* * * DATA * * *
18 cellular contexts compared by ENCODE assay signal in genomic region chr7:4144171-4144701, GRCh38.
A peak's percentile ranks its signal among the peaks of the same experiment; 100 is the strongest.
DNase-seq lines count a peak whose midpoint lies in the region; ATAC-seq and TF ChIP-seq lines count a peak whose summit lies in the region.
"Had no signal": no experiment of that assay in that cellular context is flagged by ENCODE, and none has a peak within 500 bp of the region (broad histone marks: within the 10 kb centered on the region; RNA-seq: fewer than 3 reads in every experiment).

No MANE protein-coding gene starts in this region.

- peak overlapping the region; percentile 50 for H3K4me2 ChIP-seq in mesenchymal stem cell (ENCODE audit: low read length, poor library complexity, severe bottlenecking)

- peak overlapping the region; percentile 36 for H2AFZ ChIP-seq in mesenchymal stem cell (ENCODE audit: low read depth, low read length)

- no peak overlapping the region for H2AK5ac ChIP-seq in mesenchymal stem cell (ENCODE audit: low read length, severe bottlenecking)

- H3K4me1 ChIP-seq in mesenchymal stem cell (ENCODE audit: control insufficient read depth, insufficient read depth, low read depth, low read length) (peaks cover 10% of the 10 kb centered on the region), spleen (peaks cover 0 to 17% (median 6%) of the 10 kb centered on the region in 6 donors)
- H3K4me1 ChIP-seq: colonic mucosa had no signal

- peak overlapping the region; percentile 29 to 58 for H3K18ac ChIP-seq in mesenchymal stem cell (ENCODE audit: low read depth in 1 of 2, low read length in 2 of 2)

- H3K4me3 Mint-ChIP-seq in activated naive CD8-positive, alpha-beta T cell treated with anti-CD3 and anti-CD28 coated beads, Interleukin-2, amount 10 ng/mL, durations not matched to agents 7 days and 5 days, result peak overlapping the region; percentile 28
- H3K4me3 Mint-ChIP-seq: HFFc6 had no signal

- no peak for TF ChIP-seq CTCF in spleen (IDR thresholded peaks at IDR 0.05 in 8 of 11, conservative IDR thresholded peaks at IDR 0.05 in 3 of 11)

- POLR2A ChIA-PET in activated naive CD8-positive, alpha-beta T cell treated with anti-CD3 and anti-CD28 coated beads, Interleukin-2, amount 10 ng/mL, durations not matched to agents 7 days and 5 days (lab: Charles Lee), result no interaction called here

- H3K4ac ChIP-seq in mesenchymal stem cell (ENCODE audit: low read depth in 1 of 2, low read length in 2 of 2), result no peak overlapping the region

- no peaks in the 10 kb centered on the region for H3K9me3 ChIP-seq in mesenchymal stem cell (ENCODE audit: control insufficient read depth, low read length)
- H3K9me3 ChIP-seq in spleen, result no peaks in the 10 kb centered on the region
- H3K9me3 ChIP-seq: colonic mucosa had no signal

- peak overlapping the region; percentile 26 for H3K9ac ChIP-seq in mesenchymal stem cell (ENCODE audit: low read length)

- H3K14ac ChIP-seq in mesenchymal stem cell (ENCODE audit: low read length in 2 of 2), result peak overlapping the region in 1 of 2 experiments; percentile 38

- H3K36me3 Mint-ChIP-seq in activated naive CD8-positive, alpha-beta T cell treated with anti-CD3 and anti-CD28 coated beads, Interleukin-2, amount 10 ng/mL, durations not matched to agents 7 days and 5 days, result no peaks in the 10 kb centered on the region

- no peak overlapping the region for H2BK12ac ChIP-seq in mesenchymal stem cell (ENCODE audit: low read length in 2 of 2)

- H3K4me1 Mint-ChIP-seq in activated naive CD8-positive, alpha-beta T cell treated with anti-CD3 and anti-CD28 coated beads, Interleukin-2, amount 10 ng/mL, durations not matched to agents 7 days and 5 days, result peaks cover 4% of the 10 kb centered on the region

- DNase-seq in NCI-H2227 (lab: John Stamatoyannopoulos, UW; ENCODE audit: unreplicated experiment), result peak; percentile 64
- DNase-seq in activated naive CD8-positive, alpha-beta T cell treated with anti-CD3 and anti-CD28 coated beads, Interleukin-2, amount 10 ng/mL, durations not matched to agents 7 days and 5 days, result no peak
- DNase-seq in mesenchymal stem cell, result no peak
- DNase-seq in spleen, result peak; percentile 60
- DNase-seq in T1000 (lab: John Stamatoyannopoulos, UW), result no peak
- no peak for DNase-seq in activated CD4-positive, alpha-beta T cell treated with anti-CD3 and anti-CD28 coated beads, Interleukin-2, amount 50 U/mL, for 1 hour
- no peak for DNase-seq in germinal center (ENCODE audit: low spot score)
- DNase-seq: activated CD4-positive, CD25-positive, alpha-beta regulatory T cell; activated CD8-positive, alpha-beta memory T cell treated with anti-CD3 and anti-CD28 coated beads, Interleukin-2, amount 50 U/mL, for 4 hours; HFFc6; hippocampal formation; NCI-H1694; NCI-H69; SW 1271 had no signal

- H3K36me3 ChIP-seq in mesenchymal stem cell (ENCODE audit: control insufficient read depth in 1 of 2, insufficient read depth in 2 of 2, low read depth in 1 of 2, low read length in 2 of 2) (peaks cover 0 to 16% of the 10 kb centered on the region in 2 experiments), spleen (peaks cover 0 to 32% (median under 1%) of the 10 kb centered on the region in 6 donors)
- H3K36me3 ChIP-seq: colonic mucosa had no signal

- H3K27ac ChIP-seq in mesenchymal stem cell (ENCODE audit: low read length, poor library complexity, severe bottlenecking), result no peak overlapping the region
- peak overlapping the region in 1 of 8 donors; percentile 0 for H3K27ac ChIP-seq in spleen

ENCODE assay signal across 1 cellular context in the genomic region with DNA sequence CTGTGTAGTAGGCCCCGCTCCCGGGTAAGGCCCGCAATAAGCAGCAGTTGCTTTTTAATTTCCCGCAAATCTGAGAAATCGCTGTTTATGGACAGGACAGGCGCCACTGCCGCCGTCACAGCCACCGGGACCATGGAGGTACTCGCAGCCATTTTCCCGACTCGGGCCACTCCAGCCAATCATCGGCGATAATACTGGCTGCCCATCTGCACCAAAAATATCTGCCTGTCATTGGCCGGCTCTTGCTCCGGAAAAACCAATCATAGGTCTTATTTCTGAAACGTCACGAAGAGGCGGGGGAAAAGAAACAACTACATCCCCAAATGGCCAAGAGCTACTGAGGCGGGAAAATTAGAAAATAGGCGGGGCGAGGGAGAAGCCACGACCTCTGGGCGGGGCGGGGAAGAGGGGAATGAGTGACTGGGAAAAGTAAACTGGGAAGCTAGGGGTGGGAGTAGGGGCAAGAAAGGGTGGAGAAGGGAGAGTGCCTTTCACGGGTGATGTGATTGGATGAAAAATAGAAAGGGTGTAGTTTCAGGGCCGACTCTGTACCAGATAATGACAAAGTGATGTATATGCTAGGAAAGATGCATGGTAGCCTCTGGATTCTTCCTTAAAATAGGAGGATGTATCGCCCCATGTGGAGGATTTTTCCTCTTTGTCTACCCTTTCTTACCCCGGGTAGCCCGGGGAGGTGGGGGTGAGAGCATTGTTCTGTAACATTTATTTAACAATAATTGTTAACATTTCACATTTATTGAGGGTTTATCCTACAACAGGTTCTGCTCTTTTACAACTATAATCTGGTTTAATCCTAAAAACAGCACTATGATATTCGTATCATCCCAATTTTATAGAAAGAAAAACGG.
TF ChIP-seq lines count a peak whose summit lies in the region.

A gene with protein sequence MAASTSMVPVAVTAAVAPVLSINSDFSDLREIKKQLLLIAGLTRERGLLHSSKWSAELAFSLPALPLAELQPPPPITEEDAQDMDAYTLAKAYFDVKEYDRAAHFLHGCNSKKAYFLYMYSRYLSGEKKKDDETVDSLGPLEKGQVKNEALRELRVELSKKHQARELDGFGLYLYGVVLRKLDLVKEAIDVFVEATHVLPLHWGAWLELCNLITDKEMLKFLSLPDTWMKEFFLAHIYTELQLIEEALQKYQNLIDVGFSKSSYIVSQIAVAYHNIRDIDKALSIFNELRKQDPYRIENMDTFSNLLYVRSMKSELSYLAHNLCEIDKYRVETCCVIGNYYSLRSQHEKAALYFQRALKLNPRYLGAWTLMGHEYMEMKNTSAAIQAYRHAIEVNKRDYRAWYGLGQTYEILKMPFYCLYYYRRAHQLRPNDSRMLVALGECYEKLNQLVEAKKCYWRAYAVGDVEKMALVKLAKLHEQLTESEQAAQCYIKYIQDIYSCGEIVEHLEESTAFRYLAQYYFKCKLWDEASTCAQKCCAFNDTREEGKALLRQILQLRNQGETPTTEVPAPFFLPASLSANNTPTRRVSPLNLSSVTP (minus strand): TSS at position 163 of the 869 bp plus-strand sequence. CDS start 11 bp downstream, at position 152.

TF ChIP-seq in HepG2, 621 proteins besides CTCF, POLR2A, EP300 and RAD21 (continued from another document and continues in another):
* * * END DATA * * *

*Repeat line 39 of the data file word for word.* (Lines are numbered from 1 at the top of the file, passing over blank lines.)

A gene with protein sequence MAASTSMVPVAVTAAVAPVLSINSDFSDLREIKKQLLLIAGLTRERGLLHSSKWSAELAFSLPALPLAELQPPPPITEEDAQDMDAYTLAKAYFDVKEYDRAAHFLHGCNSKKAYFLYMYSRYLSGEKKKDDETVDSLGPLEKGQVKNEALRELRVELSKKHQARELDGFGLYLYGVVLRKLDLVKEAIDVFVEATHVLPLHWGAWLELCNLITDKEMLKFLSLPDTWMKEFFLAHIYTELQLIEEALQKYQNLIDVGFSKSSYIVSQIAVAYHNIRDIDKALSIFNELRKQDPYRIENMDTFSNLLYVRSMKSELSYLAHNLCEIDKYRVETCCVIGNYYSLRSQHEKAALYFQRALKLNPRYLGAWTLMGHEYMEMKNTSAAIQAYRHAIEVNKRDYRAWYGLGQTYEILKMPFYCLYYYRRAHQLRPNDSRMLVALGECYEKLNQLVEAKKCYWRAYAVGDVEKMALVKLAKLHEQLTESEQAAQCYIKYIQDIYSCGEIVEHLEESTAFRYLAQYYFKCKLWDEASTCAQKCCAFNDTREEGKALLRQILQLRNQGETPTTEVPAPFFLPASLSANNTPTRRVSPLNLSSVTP (minus strand): TSS at position 163 of the 869 bp plus-strand sequence. CDS start 11 bp downstream, at position 152.